Let me tell you a little about Barney, the third of our four sons.

He was reluctant to enter the world, arriving late and by Caesarean section, bawling as if to say: “Put me back. I don’t want to be here.” He was long, slim and, as babies go, beautiful.

Growing up he was challenged by the new – indecisive, gentle, wilful, kind, but painfully shy. His friends, and there were many, called him “The Gnome”. He was always there, reliable and unassuming, but saying very little.

He could laugh at himself, too, for example at his inability to pronounce the word “bulb”. His brothers teased him about “belbs”, to be rewarded with his infectious grin and chuckle.

Following his 15th Christmas, Barney entered a dark depression where going to school was not an option.

Stubborn, unhappy and uncommunicative, he would not be moved. In the weeks and months that followed and with the support of friends, family, kind doctors and medication, the true extent of his difficulty in coping with growing up – becoming independent and mixing with his peers – became apparent.

A longed-for girlfriend he met on the internet helped him to join the sixth form at the local school. A-levels and a place at university followed. During his gap year he qualified as a master scuba diving instructor and all seemed set fair.

Yet confidence was still a big issue and when he fell deeply in love again, he seemed to retreat from the world at large, devoting his whole self to his beloved.

When she, not unreasonably, wanted to spread her wings, Barney resented the perceived implication that he was not enough. He wanted them to live forever in their own little box. The relationship ended at the beginning of August 2011 and there followed a month of deepening depression and desperation.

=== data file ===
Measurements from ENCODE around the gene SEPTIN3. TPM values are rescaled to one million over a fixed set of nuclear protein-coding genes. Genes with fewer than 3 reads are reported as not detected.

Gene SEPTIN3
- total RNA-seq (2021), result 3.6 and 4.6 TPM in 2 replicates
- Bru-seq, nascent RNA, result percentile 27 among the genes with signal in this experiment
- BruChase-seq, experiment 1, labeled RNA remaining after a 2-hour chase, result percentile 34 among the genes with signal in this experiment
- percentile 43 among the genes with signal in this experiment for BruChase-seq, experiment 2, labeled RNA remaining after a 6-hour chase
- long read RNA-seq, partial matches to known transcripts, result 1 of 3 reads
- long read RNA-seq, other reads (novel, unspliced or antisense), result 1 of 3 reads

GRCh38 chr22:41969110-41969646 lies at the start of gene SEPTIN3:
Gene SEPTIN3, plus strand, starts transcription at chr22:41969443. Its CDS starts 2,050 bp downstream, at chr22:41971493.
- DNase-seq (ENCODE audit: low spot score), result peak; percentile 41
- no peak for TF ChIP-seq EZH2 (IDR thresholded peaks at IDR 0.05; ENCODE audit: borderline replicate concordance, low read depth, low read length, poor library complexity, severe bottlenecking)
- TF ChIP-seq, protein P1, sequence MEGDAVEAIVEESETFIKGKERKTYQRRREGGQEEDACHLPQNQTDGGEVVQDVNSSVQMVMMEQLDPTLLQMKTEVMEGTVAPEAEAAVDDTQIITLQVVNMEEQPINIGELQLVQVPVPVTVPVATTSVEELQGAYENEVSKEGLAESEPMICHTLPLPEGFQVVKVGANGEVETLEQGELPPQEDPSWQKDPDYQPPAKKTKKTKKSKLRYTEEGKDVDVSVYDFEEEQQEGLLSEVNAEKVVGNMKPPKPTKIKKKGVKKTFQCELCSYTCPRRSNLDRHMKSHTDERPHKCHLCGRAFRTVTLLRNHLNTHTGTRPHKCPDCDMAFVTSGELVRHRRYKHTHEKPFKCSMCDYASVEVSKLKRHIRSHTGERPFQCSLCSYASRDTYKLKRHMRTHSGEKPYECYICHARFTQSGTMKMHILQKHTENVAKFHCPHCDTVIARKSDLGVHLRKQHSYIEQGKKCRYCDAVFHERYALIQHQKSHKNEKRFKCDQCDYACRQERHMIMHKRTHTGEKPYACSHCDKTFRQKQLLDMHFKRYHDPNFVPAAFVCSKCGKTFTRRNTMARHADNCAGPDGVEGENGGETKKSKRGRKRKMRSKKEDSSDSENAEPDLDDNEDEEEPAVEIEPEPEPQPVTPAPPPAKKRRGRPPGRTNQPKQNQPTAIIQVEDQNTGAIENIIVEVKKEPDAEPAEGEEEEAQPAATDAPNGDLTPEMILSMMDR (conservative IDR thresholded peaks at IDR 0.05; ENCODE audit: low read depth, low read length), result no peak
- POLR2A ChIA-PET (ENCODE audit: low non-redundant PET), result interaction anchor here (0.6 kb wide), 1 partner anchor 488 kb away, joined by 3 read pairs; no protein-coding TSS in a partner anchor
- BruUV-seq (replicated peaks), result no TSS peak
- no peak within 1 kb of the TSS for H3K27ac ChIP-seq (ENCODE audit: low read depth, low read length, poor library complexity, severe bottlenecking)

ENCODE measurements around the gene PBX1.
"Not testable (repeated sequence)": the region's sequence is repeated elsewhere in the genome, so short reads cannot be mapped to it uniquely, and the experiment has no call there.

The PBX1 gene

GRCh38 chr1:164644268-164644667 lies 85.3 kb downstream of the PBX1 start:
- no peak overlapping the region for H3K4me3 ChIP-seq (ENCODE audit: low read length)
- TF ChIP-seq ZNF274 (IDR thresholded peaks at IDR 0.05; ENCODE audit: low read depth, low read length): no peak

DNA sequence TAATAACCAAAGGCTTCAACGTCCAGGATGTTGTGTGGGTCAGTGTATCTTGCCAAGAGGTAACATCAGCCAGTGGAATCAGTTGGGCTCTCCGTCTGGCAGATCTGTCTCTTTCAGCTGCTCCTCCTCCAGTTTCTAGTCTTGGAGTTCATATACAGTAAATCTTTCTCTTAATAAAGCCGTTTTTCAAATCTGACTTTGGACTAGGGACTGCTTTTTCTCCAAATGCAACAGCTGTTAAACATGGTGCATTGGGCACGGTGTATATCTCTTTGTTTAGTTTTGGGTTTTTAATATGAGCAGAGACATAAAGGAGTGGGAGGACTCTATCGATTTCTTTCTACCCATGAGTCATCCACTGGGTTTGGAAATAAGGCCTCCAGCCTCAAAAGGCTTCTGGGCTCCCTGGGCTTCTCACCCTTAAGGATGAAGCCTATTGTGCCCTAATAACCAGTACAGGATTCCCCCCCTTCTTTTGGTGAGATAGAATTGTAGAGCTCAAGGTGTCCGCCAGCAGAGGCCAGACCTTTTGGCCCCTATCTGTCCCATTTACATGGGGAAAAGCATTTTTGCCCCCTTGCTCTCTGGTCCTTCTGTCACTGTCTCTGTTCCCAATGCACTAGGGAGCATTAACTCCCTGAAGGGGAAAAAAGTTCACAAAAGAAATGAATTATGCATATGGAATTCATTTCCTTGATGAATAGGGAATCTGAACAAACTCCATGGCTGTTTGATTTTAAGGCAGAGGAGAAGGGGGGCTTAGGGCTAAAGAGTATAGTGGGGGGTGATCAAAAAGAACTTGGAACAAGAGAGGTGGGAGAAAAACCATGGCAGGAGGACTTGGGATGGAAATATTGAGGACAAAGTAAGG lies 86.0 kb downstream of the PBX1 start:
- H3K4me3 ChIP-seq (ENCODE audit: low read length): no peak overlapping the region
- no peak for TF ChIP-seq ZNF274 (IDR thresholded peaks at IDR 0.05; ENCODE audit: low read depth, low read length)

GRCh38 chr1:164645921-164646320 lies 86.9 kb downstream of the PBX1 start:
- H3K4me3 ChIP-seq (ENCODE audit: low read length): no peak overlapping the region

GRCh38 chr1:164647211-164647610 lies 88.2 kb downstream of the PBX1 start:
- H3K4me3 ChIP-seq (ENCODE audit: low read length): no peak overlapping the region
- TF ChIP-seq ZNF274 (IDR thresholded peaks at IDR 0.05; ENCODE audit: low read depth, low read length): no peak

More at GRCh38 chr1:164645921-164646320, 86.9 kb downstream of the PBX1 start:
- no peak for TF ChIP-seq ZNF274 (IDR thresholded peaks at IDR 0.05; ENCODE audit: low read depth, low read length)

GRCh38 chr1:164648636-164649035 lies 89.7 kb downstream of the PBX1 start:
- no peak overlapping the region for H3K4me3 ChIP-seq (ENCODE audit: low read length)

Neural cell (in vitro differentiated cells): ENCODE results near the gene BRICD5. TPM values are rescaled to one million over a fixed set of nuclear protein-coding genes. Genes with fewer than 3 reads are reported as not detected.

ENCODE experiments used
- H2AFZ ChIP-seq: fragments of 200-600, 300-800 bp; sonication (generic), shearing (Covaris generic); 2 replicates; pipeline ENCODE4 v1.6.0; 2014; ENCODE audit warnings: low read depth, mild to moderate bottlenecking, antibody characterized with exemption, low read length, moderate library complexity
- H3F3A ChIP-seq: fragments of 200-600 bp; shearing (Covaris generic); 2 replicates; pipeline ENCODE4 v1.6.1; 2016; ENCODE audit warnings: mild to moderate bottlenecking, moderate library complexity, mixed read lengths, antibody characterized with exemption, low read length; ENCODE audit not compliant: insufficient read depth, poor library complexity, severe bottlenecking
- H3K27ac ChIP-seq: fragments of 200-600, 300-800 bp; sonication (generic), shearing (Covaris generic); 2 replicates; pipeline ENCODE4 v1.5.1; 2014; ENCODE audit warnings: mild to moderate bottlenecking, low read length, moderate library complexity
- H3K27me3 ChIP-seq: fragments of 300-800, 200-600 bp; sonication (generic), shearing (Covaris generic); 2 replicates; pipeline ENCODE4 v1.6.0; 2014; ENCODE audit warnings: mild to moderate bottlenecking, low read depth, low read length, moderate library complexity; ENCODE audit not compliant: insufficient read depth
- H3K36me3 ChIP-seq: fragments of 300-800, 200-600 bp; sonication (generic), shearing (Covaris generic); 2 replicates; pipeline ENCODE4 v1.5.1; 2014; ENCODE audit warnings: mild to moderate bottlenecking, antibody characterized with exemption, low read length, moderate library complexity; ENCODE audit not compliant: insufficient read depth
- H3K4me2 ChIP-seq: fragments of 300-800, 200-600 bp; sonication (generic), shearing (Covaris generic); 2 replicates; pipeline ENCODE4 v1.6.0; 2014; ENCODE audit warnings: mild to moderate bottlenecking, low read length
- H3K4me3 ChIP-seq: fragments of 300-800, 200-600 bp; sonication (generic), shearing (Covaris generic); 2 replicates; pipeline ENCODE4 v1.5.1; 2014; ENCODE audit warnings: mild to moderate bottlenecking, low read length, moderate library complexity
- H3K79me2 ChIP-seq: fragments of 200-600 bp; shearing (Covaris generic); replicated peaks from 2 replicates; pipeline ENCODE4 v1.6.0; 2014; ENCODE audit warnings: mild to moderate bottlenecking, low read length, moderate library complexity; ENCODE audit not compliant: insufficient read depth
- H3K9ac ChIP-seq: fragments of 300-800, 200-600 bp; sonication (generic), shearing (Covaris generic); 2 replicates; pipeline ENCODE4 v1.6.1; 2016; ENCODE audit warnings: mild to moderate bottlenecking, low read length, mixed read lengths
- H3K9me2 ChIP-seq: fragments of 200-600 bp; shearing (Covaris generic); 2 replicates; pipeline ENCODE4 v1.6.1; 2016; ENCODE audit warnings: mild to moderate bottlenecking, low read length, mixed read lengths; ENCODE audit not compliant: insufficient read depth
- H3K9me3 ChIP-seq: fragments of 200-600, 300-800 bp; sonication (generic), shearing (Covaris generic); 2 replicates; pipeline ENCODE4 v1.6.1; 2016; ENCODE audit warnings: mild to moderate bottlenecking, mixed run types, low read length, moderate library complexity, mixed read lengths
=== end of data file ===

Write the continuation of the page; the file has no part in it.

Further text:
Sunday, 11 September 2011, was a beautiful autumnal afternoon. The grounds of the girls’ boarding school where my wife and I lived and worked were bathed in soft, warm sunlight.

Suddenly, the peace was shattered by four police vehicles careering up the drive between the main school buildings. They had responded to our frantic call about Barney who was threatening to kill himself if his girlfriend did not return to him. The police were lovely, bumbling and well-meaning, telling Barney in firm but friendly tones to be more considerate to his parents.

The next day, Barney drove away from us in his little red car. During the five days that followed we received some texts in which he tried everything to cajole us – and especially his mother – to persuade his girlfriend to get in touch.

Eventually, in the early hours of Sunday, 18 September, having told us that he no longer had a family and that his mother was unfit for purpose, he informed us that the final deadline for his girlfriend to contact him was noon.

Monday, 19 September, was unremarkable. At 6pm I was working in the staff room when a colleague poked his head around the door. “Some people are here to see you,” he said quickly.

The people turned out to be a gentle policeman and a very beautiful young policewoman. It’s funny how you can notice such things at such moments. My world tilted.

My wife and I sat down. Barney had been found in a hotel room in Reading. It appeared that he had taken his own life. I remember thinking how sensitively these two people had delivered their terrible message and I apologised to them for their having such a foul job to do.

Continue reading the main story

Warning signs of depression